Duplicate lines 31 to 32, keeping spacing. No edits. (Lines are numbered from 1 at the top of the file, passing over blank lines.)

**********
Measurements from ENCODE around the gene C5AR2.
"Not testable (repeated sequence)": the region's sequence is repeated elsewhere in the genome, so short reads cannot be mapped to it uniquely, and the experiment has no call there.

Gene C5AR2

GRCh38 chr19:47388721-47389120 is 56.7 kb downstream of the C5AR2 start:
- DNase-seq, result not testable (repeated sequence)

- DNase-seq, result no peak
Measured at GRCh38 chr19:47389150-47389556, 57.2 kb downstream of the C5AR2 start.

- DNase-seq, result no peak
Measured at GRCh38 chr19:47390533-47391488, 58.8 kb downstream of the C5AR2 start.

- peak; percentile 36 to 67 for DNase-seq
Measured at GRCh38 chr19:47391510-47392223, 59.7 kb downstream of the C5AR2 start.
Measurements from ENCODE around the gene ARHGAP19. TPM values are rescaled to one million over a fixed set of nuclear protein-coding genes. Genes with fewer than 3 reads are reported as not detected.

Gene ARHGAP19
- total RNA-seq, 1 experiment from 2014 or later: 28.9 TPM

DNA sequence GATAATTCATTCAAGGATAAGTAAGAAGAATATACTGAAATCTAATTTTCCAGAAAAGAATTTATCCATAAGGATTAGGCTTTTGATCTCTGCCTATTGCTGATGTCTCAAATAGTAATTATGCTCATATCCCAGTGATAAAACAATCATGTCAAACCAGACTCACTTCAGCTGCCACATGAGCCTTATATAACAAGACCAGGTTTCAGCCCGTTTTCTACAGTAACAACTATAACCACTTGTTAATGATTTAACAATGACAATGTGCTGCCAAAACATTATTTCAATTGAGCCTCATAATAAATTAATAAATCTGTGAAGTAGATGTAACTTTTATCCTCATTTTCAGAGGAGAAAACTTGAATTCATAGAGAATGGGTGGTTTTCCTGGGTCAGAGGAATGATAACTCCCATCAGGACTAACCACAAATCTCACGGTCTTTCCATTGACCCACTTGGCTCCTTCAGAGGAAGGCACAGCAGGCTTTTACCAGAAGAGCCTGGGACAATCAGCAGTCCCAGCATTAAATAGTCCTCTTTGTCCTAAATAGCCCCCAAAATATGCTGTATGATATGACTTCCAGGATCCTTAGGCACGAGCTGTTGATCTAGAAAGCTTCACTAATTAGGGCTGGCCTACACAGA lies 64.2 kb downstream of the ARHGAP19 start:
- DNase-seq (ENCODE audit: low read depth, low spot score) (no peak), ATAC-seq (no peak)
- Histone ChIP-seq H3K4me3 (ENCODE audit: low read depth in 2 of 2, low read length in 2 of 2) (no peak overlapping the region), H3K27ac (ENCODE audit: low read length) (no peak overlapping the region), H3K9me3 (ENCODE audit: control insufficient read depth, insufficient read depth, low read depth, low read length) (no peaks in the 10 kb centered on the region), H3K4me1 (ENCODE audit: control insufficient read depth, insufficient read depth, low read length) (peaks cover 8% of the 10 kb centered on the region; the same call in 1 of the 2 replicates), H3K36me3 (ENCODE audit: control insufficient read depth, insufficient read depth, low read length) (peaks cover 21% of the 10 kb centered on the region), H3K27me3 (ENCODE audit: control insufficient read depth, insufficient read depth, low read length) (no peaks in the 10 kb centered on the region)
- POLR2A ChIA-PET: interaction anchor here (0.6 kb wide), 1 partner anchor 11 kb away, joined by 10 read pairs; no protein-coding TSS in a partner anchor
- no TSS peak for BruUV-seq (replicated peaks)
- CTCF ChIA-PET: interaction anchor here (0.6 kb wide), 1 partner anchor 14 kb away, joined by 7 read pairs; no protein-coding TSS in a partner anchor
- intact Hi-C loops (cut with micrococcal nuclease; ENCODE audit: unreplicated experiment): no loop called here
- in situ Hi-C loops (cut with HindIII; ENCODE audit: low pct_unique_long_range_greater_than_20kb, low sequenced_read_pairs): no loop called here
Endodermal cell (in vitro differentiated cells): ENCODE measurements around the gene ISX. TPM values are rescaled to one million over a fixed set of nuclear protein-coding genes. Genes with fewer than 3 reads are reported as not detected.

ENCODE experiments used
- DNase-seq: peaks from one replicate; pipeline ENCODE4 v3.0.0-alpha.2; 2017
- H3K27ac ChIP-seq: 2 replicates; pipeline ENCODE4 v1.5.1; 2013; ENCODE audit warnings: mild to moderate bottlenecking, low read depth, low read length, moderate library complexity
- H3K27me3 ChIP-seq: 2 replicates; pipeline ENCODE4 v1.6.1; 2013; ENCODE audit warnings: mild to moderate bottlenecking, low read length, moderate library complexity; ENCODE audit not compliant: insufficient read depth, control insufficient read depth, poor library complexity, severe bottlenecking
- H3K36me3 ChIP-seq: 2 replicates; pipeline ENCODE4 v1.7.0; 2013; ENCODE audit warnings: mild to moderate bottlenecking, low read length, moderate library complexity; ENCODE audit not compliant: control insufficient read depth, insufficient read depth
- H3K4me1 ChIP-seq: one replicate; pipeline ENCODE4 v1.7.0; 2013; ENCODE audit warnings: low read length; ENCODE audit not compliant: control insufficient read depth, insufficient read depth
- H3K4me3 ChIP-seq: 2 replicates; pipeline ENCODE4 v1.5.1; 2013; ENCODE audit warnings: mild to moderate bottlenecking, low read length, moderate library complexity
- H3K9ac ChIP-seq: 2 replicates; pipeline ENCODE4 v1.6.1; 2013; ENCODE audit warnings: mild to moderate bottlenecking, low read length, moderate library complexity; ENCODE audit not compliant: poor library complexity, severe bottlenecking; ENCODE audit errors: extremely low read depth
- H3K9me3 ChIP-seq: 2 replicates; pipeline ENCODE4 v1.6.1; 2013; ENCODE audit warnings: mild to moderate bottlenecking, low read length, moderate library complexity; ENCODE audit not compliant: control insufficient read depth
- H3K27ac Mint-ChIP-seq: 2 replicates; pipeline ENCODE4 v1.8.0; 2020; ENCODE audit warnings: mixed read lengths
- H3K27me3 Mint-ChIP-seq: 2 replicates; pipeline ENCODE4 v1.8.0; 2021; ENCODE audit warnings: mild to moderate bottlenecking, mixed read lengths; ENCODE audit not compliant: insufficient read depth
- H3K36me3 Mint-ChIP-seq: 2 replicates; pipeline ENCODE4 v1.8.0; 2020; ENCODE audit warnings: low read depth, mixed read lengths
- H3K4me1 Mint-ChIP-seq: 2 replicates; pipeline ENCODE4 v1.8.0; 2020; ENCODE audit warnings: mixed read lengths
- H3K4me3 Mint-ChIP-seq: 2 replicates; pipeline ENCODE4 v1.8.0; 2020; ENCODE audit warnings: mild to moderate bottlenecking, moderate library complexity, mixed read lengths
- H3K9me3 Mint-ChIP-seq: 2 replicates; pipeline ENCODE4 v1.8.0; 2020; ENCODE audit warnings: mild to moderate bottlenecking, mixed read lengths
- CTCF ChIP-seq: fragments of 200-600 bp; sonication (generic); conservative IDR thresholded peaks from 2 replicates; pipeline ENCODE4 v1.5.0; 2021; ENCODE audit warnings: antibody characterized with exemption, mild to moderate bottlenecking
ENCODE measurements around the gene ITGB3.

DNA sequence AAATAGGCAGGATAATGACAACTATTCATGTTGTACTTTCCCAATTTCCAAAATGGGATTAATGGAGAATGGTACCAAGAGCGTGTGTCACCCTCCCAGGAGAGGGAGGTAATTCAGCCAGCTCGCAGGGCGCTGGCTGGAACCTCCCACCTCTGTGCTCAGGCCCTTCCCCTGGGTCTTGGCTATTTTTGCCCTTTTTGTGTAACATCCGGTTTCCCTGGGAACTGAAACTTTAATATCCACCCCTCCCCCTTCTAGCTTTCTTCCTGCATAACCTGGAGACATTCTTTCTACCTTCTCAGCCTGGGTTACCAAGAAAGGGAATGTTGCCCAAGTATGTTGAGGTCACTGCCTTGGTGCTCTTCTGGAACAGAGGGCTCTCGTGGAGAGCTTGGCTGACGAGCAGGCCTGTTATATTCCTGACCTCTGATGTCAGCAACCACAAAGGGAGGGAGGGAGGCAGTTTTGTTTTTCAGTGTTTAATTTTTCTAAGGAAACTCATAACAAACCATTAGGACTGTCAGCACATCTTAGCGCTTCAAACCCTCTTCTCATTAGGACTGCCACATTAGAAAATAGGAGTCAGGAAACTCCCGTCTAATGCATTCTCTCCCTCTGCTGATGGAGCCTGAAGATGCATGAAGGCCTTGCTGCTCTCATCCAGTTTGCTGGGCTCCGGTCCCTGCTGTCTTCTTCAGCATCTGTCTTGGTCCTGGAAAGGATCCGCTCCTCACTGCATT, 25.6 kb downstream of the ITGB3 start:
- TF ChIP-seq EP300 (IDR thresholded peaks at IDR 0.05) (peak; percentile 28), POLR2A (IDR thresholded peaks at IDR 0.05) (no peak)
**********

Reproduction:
- H3K9ac ChIP-seq: 2 replicates; pipeline ENCODE4 v1.6.1; 2013; ENCODE audit warnings: mild to moderate bottlenecking, low read length, moderate library complexity; ENCODE audit not compliant: poor library complexity, severe bottlenecking; ENCODE audit errors: extremely low read depth
- H3K9me3 ChIP-seq: 2 replicates; pipeline ENCODE4 v1.6.1; 2013; ENCODE audit warnings: mild to moderate bottlenecking, low read length, moderate library complexity; ENCODE audit not compliant: control insufficient read depth